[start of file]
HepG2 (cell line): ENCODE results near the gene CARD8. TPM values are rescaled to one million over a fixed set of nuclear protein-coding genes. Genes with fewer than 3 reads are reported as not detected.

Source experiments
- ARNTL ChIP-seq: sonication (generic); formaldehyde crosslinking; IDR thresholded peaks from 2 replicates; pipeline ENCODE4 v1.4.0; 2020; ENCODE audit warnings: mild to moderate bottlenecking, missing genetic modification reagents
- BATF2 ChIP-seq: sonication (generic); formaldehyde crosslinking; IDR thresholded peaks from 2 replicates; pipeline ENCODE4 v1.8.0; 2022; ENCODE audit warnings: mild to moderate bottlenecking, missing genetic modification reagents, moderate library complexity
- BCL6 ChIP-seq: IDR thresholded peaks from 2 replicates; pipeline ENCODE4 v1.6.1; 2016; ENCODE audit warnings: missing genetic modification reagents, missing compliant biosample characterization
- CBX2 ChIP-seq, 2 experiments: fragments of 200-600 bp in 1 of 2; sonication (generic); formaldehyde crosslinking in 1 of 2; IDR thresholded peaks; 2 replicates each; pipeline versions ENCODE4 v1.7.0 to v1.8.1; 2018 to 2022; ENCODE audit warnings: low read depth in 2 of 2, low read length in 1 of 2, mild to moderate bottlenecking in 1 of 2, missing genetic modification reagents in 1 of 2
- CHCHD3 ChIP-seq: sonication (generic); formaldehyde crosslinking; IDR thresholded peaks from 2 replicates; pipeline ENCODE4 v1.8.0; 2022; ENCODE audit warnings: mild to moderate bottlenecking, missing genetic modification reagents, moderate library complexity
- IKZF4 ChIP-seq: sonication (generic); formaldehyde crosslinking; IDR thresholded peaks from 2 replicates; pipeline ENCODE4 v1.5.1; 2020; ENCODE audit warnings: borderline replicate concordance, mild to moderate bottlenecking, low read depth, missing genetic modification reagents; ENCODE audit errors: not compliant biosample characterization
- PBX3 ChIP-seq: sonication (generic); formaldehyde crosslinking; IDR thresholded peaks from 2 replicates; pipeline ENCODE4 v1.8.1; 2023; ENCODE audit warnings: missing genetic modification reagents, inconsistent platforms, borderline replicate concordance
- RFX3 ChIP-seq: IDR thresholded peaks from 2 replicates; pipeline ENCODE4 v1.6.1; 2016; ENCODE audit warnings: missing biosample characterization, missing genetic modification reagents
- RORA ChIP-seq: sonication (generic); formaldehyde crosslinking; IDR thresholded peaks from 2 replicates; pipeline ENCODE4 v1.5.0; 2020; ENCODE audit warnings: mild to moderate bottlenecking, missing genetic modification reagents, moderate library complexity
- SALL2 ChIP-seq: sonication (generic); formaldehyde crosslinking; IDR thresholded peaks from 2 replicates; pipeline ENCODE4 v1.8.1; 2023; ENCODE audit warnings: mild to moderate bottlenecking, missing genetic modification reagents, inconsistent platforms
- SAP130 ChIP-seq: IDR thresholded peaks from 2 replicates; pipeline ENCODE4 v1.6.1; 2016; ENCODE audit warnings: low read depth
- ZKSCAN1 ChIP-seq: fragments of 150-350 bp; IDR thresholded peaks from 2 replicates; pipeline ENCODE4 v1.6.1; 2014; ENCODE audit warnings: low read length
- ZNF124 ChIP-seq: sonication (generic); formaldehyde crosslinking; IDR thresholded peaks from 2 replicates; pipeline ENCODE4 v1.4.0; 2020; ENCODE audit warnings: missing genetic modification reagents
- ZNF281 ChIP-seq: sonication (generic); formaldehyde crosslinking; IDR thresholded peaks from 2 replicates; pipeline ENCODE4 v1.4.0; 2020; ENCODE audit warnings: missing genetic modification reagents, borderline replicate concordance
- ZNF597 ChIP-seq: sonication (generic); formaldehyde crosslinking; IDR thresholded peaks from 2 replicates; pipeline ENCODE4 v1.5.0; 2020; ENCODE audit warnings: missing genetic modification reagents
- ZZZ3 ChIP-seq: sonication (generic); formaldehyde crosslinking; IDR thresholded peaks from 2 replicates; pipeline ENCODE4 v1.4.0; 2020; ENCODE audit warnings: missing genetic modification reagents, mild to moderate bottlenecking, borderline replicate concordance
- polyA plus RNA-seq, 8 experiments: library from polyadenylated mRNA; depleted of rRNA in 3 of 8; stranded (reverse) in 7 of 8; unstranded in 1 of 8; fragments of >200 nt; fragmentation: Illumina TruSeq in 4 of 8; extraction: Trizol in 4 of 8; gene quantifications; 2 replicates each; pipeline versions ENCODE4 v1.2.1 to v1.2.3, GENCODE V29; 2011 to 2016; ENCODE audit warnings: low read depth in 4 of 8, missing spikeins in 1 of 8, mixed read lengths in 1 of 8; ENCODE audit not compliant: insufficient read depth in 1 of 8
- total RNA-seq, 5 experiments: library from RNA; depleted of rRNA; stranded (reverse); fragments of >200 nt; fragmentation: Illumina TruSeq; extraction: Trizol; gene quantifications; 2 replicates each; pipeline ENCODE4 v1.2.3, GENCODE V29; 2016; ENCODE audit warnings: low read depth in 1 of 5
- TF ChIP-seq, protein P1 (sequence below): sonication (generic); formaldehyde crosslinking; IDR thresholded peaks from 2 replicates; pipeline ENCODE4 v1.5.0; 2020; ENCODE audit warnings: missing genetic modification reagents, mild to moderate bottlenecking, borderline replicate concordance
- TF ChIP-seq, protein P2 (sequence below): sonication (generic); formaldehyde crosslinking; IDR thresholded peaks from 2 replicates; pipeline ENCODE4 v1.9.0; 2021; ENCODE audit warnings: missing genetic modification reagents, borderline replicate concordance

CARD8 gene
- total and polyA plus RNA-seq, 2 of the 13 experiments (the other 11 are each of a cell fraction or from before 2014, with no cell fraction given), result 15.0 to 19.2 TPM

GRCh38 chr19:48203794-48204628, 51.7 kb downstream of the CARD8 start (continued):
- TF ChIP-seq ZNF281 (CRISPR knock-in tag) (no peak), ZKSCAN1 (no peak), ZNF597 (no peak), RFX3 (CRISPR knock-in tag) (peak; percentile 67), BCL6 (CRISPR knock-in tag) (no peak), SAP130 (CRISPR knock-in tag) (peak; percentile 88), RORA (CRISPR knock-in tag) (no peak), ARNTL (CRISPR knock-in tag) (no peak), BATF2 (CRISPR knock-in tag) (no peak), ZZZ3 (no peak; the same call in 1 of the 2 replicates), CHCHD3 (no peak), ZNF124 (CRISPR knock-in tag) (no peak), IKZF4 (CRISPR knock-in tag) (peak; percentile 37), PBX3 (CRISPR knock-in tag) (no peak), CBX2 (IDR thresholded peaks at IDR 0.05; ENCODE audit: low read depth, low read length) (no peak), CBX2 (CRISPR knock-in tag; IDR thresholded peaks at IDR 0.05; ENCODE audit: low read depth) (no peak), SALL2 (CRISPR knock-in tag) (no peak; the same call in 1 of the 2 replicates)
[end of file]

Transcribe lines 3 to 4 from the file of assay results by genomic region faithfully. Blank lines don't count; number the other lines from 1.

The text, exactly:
- ARNTL ChIP-seq: sonication (generic); formaldehyde crosslinking; IDR thresholded peaks from 2 replicates; pipeline ENCODE4 v1.4.0; 2020; ENCODE audit warnings: mild to moderate bottlenecking, missing genetic modification reagents
- BATF2 ChIP-seq: sonication (generic); formaldehyde crosslinking; IDR thresholded peaks from 2 replicates; pipeline ENCODE4 v1.8.0; 2022; ENCODE audit warnings: mild to moderate bottlenecking, missing genetic modification reagents, moderate library complexity